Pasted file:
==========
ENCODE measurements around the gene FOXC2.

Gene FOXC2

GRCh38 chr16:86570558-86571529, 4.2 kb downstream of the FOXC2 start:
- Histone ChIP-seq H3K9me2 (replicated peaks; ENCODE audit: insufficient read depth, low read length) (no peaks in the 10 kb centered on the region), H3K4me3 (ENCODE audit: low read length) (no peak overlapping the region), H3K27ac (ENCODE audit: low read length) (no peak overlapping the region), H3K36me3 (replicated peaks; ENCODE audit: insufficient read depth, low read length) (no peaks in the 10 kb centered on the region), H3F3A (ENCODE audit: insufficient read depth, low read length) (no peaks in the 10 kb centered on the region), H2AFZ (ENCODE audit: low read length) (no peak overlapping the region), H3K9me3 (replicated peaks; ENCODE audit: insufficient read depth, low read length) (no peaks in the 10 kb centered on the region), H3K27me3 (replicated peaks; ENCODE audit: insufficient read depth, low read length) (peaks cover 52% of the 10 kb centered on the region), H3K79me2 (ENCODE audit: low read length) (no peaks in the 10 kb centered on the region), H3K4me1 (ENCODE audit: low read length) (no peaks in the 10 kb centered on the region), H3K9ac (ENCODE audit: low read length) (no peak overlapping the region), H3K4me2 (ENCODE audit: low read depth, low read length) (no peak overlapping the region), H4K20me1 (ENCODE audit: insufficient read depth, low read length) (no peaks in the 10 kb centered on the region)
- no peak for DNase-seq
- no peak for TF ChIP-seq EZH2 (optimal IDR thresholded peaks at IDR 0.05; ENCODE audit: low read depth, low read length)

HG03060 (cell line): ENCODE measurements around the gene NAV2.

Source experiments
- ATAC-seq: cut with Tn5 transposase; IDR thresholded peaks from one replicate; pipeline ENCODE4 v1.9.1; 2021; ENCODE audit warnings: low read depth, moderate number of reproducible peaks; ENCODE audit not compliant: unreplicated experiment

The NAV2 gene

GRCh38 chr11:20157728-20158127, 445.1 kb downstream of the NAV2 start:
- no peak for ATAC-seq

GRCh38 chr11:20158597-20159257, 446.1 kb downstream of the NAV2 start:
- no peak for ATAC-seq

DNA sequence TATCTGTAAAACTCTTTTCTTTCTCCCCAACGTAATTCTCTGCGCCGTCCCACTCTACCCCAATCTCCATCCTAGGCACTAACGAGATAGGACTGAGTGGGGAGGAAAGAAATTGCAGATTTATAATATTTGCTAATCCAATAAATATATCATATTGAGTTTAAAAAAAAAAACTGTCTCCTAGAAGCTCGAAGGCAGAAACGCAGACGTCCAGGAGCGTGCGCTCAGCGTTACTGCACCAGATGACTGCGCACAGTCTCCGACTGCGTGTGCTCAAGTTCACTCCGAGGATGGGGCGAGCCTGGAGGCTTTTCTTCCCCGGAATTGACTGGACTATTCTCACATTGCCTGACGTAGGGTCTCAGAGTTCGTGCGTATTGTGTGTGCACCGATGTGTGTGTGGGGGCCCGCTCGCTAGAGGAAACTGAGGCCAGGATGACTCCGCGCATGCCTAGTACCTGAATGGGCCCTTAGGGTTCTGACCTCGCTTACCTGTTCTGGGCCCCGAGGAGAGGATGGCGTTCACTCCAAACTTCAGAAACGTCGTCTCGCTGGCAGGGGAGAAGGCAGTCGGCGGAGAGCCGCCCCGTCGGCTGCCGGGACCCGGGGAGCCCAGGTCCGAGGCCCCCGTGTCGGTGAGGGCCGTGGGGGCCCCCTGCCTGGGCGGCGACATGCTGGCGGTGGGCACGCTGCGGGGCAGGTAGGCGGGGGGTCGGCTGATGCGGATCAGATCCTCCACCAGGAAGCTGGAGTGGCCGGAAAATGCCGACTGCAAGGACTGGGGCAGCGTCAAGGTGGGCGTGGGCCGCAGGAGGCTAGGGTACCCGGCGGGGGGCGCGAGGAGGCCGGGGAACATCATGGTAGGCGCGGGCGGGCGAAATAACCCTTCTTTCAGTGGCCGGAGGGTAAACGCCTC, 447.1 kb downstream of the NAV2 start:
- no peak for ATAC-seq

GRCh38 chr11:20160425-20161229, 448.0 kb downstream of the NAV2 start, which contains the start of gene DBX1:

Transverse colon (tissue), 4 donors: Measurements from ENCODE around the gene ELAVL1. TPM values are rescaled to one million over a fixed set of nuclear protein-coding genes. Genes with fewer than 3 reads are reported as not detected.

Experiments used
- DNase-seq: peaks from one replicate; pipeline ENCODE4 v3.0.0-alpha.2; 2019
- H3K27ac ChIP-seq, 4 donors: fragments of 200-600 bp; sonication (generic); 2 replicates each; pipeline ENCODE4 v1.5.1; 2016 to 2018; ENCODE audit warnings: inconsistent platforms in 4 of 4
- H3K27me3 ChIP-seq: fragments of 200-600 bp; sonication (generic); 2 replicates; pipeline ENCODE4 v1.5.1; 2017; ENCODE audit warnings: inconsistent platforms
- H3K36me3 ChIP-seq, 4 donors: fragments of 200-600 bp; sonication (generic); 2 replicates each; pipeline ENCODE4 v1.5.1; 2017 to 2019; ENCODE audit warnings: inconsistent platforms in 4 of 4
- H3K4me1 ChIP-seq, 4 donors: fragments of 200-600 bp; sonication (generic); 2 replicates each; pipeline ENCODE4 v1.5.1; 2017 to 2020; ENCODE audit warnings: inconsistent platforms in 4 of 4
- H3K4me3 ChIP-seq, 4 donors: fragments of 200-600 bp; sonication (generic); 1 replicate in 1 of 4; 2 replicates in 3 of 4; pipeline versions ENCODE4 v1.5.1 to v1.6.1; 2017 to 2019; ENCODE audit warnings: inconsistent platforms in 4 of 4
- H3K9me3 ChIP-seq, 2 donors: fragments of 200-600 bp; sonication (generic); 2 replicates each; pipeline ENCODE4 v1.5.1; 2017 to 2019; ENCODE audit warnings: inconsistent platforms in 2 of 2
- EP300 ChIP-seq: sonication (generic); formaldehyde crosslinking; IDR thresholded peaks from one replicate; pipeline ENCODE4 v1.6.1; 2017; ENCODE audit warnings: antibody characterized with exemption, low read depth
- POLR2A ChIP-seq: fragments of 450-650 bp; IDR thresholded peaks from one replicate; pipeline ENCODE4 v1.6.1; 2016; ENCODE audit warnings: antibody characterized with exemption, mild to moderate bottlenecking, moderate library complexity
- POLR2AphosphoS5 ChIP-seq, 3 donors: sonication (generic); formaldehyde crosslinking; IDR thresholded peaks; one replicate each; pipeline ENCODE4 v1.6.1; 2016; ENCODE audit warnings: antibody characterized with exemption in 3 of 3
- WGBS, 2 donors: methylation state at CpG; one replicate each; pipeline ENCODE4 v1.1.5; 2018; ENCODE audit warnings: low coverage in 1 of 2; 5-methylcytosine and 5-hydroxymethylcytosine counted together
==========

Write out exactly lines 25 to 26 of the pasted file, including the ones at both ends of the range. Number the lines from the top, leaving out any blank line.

- H3K4me3 ChIP-seq, 4 donors: fragments of 200-600 bp; sonication (generic); 1 replicate in 1 of 4; 2 replicates in 3 of 4; pipeline versions ENCODE4 v1.5.1 to v1.6.1; 2017 to 2019; ENCODE audit warnings: inconsistent platforms in 4 of 4
- H3K9me3 ChIP-seq, 2 donors: fragments of 200-600 bp; sonication (generic); 2 replicates each; pipeline ENCODE4 v1.5.1; 2017 to 2019; ENCODE audit warnings: inconsistent platforms in 2 of 2